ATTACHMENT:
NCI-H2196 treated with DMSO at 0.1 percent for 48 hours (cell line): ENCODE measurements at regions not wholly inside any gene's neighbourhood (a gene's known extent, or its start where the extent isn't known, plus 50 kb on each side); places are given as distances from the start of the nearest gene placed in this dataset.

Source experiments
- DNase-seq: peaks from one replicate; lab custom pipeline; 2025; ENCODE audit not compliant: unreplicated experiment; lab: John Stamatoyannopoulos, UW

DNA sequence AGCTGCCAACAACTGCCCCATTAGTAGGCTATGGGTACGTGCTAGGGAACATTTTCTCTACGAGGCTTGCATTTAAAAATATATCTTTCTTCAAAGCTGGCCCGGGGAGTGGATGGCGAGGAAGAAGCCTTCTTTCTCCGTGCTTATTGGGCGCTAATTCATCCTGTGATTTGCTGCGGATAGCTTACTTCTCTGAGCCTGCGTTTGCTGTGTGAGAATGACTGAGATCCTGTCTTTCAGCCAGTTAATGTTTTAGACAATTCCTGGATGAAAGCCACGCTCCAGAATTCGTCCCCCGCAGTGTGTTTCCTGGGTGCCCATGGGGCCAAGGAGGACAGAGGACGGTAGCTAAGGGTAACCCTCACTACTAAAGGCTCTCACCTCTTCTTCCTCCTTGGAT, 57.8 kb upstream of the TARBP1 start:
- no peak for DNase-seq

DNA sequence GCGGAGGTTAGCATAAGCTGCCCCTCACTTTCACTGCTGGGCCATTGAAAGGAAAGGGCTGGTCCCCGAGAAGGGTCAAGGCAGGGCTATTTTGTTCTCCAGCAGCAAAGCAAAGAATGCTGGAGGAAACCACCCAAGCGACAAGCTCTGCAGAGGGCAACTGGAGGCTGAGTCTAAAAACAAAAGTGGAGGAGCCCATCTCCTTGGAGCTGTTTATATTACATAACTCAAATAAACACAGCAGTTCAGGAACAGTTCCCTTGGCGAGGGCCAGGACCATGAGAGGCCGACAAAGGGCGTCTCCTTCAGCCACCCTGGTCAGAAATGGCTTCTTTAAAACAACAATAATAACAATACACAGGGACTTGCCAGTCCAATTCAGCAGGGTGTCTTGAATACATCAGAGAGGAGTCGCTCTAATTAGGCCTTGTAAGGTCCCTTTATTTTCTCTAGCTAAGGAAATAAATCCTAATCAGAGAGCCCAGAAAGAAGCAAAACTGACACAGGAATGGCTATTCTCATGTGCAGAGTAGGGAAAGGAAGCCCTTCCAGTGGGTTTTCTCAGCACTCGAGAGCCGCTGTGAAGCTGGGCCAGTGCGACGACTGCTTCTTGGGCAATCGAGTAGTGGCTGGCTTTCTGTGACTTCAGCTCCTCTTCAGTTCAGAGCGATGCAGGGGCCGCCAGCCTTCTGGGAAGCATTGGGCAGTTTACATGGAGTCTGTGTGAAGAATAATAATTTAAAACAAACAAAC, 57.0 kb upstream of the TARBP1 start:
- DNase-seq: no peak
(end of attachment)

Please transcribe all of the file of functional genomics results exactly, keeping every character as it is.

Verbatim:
NCI-H2196 treated with DMSO at 0.1 percent for 48 hours (cell line): ENCODE measurements at regions not wholly inside any gene's neighbourhood (a gene's known extent, or its start where the extent isn't known, plus 50 kb on each side); places are given as distances from the start of the nearest gene placed in this dataset.

Source experiments
- DNase-seq: peaks from one replicate; lab custom pipeline; 2025; ENCODE audit not compliant: unreplicated experiment; lab: John Stamatoyannopoulos, UW

DNA sequence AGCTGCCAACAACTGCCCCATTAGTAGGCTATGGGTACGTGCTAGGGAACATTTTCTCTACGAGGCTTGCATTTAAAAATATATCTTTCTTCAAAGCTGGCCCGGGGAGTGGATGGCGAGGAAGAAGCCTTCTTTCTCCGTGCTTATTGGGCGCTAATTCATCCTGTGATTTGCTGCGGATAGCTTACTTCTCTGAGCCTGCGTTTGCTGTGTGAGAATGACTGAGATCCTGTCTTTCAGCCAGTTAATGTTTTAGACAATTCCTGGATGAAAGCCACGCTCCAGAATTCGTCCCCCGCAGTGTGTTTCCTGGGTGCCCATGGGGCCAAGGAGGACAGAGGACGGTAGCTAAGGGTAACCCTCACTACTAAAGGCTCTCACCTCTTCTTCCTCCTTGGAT, 57.8 kb upstream of the TARBP1 start:
- no peak for DNase-seq

DNA sequence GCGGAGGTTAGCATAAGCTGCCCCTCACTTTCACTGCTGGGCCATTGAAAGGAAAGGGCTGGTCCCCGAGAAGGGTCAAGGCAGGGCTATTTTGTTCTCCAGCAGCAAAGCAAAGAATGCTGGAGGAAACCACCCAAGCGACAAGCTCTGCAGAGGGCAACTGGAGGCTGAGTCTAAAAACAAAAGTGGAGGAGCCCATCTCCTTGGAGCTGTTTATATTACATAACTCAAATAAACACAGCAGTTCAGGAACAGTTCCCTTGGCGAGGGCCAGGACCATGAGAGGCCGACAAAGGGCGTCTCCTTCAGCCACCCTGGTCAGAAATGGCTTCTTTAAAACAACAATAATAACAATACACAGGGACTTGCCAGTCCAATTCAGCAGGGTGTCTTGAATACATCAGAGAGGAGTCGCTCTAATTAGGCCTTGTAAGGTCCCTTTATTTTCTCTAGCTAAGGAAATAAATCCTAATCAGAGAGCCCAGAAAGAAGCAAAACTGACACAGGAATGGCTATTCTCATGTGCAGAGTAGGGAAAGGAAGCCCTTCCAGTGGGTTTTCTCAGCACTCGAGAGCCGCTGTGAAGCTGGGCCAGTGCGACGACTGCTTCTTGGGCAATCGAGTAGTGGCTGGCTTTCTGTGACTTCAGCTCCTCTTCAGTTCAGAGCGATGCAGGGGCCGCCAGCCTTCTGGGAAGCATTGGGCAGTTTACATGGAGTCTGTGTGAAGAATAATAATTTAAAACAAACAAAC, 57.0 kb upstream of the TARBP1 start:
- DNase-seq: no peak